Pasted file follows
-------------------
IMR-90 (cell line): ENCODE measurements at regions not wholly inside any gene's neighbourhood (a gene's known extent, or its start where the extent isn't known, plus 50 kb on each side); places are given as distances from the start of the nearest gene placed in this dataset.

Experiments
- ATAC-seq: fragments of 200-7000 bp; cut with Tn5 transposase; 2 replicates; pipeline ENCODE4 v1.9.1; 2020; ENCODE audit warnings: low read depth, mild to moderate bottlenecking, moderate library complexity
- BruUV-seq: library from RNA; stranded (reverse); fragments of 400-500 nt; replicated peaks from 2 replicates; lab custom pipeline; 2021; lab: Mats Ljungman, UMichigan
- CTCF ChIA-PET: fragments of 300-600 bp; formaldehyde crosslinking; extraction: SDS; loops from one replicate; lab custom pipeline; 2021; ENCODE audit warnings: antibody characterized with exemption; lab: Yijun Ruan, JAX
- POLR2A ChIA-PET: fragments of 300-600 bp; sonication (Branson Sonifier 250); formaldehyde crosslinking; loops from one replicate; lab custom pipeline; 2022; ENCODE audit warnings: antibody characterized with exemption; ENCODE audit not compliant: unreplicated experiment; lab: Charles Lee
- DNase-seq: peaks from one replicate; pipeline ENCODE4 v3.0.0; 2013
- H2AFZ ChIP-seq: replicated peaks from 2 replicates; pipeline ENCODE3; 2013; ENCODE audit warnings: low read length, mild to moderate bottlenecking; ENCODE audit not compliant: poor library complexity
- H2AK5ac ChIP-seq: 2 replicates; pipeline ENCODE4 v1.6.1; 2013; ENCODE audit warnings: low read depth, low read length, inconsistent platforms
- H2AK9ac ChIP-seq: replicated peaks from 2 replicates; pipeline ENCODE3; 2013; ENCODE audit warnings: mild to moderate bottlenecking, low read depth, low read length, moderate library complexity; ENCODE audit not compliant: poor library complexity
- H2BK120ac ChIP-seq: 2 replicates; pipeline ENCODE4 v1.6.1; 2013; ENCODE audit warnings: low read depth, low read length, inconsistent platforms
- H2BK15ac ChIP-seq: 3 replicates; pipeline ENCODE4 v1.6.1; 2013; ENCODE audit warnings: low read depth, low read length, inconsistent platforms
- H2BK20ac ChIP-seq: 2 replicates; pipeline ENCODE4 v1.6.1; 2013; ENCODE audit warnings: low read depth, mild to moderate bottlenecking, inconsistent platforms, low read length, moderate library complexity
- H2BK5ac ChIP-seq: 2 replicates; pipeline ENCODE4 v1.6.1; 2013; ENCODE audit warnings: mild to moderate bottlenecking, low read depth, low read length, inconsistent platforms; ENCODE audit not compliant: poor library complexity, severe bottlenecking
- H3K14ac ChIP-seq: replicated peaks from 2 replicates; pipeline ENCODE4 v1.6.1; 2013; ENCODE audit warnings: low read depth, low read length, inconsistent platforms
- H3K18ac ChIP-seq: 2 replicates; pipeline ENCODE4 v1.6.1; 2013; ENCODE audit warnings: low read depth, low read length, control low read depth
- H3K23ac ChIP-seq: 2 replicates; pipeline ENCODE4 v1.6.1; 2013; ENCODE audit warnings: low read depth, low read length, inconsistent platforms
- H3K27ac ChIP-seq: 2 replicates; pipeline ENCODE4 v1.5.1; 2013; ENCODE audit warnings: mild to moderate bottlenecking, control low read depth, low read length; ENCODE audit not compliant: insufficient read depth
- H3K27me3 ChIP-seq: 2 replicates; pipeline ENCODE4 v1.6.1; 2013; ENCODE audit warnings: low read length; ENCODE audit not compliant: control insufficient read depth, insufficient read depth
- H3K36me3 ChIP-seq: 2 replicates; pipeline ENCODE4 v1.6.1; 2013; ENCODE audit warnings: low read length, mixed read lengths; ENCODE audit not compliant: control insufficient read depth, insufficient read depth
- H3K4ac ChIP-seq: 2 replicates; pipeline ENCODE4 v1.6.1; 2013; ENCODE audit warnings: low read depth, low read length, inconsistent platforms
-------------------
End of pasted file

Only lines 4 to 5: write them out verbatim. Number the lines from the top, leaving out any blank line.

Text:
- BruUV-seq: library from RNA; stranded (reverse); fragments of 400-500 nt; replicated peaks from 2 replicates; lab custom pipeline; 2021; lab: Mats Ljungman, UMichigan
- CTCF ChIA-PET: fragments of 300-600 bp; formaldehyde crosslinking; extraction: SDS; loops from one replicate; lab custom pipeline; 2021; ENCODE audit warnings: antibody characterized with exemption; lab: Yijun Ruan, JAX